The Elektrische Viktoria was an electric car built in several versions by Siemens between 1905 and 1909 in Berlin. The versions comprised a four-seat convertible (advertised and used as a hotel taxi), a minibus with a box-like structure (much like a pickup), and a van.
Top speed was 30 km/h (19 mi/h). The electric motor operated at a nominal potential of 88 volts and a maximum current of 40 amperes. The maximum power was 3.520 kW (about 4.8 HP). The cruising range was 60 km with the smaller battery version and 80 km with the larger battery version.
The car was built in the Berlin based factory Siemens-Schuckertwerke, a Siemens subsidiary. The total number of units built is not known, but, according to Siemens internal records, probably between 30 and 50 were produced. The price was steep by 1905 standards, at 11000 to 17500 Marks, depending on the model and battery capacity. At the time, a worker's monthly wages were in the range of 120 to 150 Marks.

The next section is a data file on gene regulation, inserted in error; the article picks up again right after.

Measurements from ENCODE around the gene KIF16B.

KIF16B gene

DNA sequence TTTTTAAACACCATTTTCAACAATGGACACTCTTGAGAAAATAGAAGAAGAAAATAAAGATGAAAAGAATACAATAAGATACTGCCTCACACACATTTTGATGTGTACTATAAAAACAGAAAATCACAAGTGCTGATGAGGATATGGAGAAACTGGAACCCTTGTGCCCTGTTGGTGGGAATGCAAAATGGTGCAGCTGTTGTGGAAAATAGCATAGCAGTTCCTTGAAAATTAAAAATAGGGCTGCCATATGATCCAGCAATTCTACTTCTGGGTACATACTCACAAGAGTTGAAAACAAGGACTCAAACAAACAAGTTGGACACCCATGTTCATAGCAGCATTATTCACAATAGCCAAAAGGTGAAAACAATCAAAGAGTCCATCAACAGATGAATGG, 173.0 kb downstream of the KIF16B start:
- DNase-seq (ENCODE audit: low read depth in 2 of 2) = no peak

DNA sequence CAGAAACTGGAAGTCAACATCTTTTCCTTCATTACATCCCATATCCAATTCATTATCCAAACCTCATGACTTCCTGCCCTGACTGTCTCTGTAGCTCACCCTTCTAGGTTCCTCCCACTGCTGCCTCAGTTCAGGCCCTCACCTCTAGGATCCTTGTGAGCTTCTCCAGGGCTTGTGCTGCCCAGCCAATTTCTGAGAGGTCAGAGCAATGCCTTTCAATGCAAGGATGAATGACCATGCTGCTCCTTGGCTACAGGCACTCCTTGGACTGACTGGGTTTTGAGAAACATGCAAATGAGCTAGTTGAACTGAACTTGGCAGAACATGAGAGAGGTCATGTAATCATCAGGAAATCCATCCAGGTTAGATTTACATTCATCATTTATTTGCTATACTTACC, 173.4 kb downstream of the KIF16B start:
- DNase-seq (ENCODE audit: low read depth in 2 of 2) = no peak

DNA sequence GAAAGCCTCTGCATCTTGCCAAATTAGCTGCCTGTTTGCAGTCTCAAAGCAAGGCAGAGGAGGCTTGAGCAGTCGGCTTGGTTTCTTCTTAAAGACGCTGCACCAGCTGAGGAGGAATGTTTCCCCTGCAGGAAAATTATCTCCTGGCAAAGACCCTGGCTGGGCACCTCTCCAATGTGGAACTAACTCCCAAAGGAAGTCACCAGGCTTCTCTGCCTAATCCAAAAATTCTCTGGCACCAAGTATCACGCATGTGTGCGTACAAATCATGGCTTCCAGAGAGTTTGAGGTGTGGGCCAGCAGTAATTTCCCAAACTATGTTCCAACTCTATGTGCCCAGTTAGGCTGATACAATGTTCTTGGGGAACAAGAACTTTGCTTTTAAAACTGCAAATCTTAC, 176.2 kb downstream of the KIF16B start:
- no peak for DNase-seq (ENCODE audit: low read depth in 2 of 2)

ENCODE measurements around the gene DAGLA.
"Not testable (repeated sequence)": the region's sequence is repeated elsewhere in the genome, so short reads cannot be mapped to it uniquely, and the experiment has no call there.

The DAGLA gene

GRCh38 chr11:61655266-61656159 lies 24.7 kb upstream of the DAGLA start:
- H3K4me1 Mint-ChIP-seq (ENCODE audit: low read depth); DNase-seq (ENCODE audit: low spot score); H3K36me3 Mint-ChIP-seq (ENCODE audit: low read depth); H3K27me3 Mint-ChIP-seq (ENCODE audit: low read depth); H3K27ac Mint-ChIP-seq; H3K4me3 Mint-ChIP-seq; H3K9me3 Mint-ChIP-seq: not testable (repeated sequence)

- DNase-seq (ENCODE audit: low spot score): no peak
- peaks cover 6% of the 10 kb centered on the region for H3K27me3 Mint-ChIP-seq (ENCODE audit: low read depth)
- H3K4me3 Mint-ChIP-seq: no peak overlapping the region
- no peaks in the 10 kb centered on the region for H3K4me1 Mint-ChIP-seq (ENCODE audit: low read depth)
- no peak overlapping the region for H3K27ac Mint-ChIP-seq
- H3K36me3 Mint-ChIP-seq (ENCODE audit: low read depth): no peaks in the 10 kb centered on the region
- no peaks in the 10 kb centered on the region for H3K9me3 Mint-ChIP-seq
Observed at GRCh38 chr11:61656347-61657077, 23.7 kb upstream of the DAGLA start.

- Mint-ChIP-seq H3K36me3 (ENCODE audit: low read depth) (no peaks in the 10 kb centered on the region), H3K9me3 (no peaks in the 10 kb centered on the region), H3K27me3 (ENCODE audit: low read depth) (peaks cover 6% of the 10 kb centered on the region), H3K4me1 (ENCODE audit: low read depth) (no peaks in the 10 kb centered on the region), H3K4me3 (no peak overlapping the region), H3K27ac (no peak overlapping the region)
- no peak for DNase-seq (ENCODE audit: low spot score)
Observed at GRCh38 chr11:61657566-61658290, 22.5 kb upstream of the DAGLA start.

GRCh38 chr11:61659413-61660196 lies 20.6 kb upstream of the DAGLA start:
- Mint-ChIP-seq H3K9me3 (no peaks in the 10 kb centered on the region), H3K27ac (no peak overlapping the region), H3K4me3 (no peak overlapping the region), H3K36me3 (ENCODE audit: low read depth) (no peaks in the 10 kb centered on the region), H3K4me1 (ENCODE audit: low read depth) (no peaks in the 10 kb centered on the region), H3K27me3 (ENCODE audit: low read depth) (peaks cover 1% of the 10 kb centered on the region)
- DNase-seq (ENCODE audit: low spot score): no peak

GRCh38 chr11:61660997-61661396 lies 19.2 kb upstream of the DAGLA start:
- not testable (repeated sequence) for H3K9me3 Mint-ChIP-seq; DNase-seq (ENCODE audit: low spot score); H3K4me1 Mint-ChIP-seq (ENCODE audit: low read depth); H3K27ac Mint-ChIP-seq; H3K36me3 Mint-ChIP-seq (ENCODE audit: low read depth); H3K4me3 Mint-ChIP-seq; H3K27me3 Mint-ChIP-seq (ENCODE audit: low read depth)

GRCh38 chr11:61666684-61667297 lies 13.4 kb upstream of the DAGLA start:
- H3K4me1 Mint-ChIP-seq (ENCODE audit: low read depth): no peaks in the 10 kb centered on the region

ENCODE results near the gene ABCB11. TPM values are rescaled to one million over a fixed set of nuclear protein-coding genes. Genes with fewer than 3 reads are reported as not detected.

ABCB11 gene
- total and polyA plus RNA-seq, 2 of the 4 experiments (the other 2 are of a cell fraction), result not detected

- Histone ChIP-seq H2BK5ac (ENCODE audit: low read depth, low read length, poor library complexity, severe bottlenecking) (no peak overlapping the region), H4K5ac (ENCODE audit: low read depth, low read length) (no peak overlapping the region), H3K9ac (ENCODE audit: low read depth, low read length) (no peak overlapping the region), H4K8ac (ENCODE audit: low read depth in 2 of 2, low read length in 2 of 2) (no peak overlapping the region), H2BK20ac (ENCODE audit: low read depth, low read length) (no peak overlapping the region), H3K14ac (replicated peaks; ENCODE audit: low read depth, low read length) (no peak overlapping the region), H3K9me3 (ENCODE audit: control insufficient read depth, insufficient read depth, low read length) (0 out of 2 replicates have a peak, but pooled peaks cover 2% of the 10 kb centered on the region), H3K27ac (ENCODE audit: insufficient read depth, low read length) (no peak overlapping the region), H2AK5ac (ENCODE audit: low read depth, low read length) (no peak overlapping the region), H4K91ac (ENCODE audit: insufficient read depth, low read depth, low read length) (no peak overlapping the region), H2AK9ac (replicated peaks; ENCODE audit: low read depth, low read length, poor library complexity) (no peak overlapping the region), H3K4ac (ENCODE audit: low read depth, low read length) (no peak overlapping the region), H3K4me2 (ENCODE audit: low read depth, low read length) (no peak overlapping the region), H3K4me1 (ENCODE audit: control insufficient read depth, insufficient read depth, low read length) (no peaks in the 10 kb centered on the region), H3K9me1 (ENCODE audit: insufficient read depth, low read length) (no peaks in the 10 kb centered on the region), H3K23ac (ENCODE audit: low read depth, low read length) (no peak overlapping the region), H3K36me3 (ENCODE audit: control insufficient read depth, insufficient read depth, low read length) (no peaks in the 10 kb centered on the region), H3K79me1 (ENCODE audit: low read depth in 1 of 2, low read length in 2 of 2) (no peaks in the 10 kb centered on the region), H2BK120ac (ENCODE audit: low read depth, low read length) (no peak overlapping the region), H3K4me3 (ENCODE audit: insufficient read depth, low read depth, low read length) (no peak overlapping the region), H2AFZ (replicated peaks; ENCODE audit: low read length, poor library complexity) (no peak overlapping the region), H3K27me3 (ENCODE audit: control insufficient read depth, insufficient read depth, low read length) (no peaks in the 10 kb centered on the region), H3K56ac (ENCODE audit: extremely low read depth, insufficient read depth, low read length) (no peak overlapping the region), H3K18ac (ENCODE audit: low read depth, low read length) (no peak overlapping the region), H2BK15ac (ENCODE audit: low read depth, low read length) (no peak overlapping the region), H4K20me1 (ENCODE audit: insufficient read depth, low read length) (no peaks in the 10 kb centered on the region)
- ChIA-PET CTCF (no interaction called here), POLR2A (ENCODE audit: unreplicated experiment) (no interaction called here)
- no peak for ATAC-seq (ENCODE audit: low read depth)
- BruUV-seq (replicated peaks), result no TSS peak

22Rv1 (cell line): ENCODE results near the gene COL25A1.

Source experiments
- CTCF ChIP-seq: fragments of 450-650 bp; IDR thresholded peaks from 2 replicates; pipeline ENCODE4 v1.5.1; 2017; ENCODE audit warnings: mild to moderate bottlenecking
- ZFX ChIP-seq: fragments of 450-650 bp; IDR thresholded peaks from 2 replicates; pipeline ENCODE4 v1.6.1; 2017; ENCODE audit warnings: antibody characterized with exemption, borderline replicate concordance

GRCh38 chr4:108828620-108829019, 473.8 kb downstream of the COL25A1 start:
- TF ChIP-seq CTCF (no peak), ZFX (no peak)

Regenerative braking was added during development, i.e., while braking the electric motor's operation was reversed, turning it into an electric generator charging the battery, such that the available kinetic energy could be turned into extended cruising range.
In 2010 Siemens built a full-scale replica, based on partial sketches and three photographic images. Only the battery was modified for environmental reasons, avoiding the original lead based battery technology. The lighting was modernized in order to receive official approval for operation on public roads. Siemens rebuilt the city car type B "Electrical Viktoria open". The weight is 1530 kg, to which the battery alone contributes 480 kg. Fully charging the battery takes between five and a half to six hours on 220 volt mains. The car was approved on April 8, 2010 and presented to the public in Berlin on April 30.
On June 21, 2010, the replica was involved an accident in the environs of Hinterzarten, a resort village in the Black Forest, when the car suddenly veered off the road and into an embankment at full speed. The driver and leader of the replica project, Wilfried Feldenkirchen, a professor of economic history, was killed, when he was ejected from the car. Four accompanying students were injured, two seriously.
- see also:105 Jahre Elektromobilität in Berlin. Vom Historischen Elektrotaxi bis zur Mobilitätsinfrastruktur der Zukunft, article in the Siemenswelt, May 2010, page 4
- Feldenkirchen stirbt bei Fahrt mit Elektro-Oldtimer In: Badische Zeitung online vom 21. Juni 2010
|Wikimedia Commons has media related to Elektrische Viktoria.|